The Plastic Hippo

June 25, 2013

Instant Caldmore

Filed under: Media,Walsall — theplastichippo @ 9:15 pm
Image via curriculum.walsallgfl.org.uk

Image via curriculum.walsallgfl.org.uk

It is a very rare Sunday morning when Walsall, let alone Caldmore, deserves a mention on national radio in any other context than a lane closure on the M6 causing delays and so a brief item reporting a suspect device found outside a mosque in Rutter Street made for an unusual brunch. Someone else was tasked with ensuring the mackerel under the grill did not burn and that the scrambled eggs remained light and fluffy.

In order to glean some further information, it was necessary to attempt to evict a surly teenager from the wretched Facebook being viewed on what, to be pedantic, is actually my computer. “But Dad”, she bleated, “there`s bombs going off all over Walsall.” Asking what she had been informed of resulted in the sad realisation that the Facebook generation allow themselves to occupy a universe built on unfounded rumour and a desire to be part of a Hollywood disaster movie without the normal high standards of literacy associated with action film screen writers. According to her circle of cyber friends, we were facing the apocalypse. This would ordinarily provoke howls of parental derisive laughter but she was clearly worried and so some reassurance was offered and a promise to try and find some facts as soon as she got off my bloody computer.

The first port of call for all things Walsall has to be the indispensible Yamyam. If you need to know the score of the last Wyrley Juniors under nines football match, or the importance of making sure that your hanging baskets are safe from robbers or be made aware of the latest terrorist attack that is intended to rip the very fabric of society and usher in the end of days, then the Yamyam is the place to find out what other people are saying. Sure enough, Walsall`s most popular and only news aggregation site was churning out press reports of the shock horror bomb attack with all the impartiality of a computer programme trained to search the world`s media for the keyword “Walsall”. Compared to the preposterous and outlandish speculation on social media the coverage by respected and factual news sources was, at best, inconsistent.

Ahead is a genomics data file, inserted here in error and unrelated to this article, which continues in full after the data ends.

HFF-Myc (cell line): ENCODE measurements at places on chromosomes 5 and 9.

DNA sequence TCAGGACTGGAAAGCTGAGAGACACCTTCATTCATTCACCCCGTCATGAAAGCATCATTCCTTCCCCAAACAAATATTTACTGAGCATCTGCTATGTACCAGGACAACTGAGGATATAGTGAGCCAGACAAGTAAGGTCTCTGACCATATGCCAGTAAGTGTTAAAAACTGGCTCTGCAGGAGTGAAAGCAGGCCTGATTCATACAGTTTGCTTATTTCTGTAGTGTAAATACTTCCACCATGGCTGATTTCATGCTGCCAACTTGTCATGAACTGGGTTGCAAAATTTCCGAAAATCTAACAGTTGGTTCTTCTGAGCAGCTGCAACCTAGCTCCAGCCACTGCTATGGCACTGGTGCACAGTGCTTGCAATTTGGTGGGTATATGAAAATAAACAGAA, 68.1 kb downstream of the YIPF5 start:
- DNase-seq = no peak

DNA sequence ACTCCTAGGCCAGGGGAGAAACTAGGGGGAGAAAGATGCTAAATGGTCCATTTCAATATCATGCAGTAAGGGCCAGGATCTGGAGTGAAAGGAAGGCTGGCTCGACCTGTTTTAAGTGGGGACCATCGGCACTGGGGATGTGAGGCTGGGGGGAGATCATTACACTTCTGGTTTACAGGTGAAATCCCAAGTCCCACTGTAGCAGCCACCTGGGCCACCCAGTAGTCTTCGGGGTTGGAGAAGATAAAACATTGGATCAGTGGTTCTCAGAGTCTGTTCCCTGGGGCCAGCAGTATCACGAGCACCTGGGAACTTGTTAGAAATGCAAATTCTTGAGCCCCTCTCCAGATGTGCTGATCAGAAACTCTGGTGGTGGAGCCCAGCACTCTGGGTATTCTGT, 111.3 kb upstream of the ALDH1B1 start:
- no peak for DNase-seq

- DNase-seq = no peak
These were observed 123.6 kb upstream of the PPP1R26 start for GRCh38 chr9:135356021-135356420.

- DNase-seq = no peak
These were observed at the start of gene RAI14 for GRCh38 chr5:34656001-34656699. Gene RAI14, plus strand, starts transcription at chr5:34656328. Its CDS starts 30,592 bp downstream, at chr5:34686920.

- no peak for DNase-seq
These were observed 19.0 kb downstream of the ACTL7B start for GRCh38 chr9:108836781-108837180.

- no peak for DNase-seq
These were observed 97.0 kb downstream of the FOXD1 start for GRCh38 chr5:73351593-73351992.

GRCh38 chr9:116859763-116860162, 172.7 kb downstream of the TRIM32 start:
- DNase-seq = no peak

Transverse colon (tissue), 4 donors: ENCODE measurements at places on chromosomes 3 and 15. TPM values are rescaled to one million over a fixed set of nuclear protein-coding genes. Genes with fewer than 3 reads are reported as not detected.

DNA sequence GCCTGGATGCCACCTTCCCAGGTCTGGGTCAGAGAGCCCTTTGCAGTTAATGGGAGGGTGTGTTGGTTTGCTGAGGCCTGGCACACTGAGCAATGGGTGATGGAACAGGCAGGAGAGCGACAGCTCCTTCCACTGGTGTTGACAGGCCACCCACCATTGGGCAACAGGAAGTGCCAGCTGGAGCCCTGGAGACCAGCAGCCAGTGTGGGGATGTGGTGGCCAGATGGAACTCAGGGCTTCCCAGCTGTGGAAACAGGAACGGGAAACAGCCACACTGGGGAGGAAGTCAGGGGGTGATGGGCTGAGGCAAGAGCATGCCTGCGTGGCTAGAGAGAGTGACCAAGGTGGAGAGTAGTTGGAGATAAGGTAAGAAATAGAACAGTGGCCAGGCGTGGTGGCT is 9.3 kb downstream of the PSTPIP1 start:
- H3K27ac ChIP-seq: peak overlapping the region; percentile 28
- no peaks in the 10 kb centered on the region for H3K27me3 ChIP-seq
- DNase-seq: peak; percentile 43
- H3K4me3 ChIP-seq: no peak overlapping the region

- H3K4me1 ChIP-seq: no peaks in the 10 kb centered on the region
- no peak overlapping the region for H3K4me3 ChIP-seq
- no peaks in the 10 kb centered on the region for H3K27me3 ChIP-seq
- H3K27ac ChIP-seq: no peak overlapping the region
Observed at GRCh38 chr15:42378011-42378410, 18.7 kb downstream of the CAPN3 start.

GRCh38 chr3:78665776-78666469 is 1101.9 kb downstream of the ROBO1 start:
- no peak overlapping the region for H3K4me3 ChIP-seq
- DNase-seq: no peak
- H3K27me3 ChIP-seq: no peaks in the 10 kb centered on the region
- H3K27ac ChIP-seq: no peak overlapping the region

So grave was this threat to democracy and freedom of belief that the explosion was not reported for 24 hours and a passing worshiper carried the remains of the outrage into the mosque the next day. One report claimed that the device was taken home by the Imam only to be brought back the following morning when the police were called as a precaution. The timeline is rather confusing and reading the press reports it seems that journalists had as much idea of what had happened as hysterical teenagers lacking the spelling ability of circulation hungry hacks.

Elders at the place of worship, to their great credit, seemed calmly sanguine regarding the attack and might have been surprised by the reaction of the West Midlands Constabulary. It is difficult to shift from the imagination the scene at the end of the Blues Brothers movie when hundreds of SWAT teams, the Illinois National Guard and the US Army rush to apprehend Jake and Elwood all chanting “hut hut hut hut hut”. We may never know if the proportional response by the police changed fairly relaxed worshipers into frightened citizens during the following 24 hours as we only have some rather odd police statements and inconsistent newspaper reports to offer some insight into this attempted atrocity.